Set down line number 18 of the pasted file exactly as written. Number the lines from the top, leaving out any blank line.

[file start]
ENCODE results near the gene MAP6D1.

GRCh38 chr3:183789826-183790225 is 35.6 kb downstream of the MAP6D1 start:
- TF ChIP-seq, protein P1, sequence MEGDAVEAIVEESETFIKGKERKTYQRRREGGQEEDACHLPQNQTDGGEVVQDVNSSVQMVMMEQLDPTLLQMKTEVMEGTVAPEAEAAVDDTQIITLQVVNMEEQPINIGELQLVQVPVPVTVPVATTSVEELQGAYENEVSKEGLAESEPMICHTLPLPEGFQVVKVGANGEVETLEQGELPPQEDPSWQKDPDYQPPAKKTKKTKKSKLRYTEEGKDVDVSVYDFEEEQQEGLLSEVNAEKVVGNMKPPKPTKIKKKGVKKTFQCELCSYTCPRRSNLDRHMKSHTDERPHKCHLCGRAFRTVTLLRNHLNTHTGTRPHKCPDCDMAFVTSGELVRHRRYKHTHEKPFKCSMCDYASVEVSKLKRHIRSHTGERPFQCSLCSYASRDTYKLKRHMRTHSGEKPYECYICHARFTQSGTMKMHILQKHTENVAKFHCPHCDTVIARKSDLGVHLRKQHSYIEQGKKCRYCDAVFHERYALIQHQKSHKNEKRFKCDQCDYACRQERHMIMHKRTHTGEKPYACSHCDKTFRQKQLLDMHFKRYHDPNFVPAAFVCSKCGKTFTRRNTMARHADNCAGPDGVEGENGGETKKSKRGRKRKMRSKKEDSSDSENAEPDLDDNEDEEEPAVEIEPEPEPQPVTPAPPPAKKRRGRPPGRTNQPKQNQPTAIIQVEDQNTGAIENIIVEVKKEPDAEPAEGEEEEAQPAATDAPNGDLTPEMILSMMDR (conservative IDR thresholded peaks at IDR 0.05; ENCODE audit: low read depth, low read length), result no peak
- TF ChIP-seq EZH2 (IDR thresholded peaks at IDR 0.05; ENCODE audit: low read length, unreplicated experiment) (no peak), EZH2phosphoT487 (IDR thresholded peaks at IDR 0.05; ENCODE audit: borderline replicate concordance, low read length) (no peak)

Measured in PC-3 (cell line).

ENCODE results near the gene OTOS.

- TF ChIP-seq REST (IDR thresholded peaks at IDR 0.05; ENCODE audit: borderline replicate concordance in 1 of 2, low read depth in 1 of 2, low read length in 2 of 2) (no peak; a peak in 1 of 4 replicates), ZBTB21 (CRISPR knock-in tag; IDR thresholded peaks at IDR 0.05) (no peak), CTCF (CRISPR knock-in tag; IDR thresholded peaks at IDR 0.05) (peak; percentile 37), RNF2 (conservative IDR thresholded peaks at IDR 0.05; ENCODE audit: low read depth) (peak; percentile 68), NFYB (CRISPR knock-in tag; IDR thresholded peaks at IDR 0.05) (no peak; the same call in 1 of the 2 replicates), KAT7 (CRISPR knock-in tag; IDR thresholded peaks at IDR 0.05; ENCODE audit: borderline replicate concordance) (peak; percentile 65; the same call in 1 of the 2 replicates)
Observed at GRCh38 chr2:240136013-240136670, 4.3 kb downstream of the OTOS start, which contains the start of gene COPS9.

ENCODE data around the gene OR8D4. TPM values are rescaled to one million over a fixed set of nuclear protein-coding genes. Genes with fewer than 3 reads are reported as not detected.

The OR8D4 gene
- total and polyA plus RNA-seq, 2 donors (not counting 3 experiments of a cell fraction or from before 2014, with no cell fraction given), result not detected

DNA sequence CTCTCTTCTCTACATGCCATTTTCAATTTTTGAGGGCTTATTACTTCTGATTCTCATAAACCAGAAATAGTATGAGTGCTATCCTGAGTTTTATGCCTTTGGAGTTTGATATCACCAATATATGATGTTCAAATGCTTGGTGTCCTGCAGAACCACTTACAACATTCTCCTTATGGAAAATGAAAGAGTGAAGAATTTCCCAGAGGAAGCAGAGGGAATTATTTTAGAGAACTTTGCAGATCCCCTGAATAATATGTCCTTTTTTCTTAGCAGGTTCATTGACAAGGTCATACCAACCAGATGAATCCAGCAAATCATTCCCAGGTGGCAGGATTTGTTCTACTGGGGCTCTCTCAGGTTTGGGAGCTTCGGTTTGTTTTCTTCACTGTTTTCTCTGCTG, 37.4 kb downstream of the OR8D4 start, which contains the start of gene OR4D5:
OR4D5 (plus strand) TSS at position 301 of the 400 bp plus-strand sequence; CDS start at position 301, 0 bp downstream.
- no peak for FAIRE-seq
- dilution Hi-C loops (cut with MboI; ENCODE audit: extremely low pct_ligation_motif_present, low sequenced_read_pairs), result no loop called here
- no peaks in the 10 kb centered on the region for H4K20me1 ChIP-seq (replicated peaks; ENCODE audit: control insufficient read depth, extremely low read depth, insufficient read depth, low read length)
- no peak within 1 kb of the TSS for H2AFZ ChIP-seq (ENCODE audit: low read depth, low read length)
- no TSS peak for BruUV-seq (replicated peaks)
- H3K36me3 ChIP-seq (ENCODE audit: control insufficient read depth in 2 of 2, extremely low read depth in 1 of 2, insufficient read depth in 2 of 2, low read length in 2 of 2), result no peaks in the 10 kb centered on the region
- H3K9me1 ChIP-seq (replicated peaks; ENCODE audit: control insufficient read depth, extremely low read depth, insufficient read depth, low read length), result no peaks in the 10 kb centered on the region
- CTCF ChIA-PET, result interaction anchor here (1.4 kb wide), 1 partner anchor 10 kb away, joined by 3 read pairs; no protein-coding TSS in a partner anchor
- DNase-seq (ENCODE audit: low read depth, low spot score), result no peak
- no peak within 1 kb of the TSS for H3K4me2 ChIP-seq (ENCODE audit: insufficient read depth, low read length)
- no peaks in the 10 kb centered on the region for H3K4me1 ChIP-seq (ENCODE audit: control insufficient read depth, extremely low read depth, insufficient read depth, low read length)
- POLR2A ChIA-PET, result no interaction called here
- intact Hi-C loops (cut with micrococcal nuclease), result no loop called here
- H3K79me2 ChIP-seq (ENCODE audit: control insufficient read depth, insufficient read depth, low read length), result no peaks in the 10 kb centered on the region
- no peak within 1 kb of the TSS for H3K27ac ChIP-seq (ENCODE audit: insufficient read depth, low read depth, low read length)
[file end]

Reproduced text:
- no TSS peak for BruUV-seq (replicated peaks)